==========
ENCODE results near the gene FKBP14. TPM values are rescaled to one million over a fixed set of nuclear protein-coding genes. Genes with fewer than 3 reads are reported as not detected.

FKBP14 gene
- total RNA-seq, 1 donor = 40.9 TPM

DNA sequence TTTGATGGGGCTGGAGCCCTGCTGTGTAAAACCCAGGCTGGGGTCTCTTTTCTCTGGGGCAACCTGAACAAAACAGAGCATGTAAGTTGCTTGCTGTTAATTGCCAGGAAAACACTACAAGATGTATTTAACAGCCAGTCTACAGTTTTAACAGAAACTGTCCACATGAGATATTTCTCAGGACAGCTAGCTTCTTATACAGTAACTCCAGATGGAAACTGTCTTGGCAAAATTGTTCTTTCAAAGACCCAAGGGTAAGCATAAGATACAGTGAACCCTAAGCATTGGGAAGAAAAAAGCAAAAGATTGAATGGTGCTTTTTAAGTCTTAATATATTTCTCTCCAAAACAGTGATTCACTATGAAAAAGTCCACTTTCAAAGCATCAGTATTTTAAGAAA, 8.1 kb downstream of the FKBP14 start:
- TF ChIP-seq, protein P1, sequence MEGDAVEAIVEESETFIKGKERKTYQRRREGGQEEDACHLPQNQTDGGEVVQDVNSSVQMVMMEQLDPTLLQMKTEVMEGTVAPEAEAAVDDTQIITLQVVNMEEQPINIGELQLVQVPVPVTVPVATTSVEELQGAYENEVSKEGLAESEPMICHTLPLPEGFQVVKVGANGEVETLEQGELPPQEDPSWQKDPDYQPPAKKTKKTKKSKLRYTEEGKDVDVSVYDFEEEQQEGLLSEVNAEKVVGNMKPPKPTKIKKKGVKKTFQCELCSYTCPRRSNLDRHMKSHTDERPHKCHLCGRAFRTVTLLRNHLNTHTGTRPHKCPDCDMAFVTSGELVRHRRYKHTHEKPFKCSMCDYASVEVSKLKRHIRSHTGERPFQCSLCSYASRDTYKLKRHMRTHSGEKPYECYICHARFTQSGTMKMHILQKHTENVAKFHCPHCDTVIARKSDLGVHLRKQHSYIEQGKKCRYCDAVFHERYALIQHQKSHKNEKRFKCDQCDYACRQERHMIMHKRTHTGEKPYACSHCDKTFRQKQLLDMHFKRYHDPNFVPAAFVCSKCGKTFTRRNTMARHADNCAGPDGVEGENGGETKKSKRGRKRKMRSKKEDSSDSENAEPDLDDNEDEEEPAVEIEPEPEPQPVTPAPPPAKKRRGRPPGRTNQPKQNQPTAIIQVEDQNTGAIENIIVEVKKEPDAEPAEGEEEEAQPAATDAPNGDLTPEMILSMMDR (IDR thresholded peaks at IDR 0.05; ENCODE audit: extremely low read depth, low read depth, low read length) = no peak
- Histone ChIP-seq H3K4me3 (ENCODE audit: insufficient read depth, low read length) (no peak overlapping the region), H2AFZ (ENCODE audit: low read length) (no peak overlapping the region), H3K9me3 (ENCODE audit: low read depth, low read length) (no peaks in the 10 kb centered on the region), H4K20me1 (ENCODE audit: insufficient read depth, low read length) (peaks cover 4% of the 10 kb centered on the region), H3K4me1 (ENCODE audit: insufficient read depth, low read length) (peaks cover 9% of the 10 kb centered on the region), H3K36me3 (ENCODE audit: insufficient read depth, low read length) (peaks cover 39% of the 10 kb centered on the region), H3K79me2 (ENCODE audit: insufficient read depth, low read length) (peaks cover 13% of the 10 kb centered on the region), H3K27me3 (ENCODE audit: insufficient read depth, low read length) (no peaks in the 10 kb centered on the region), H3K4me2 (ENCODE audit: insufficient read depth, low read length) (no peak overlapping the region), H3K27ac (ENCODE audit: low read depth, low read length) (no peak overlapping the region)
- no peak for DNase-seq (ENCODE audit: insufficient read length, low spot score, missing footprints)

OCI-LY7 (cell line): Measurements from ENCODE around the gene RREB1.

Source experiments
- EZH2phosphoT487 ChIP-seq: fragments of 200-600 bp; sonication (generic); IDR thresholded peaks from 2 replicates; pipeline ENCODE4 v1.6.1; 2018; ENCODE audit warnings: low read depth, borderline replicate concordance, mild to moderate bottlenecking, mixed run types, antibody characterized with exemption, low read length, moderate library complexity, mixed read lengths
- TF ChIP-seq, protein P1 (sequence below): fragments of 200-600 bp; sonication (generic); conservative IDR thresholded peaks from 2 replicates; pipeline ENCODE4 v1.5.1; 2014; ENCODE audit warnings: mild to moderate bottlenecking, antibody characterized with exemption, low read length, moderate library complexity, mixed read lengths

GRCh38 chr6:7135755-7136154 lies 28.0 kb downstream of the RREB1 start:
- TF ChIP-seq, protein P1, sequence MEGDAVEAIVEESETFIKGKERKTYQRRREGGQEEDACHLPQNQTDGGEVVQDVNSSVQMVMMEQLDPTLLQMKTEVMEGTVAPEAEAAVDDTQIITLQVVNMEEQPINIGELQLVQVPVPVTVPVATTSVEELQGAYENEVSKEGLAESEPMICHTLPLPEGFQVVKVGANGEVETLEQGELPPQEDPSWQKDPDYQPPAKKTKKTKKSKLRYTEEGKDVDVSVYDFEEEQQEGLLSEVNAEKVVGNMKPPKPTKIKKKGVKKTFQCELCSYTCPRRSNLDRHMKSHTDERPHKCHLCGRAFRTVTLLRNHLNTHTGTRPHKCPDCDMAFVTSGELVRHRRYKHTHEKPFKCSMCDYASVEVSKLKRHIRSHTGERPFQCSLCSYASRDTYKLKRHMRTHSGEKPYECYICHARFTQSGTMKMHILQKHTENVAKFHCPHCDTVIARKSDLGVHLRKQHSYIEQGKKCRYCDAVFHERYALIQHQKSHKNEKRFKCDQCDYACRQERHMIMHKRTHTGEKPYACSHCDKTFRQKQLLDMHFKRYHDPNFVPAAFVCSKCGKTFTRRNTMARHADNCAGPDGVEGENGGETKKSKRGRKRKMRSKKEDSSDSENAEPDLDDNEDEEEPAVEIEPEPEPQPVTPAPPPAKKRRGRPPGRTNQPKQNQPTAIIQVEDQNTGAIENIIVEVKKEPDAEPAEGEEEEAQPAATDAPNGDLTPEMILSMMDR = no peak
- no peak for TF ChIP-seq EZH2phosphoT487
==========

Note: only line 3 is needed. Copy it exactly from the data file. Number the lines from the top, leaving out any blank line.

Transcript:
- total RNA-seq, 1 donor = 40.9 TPM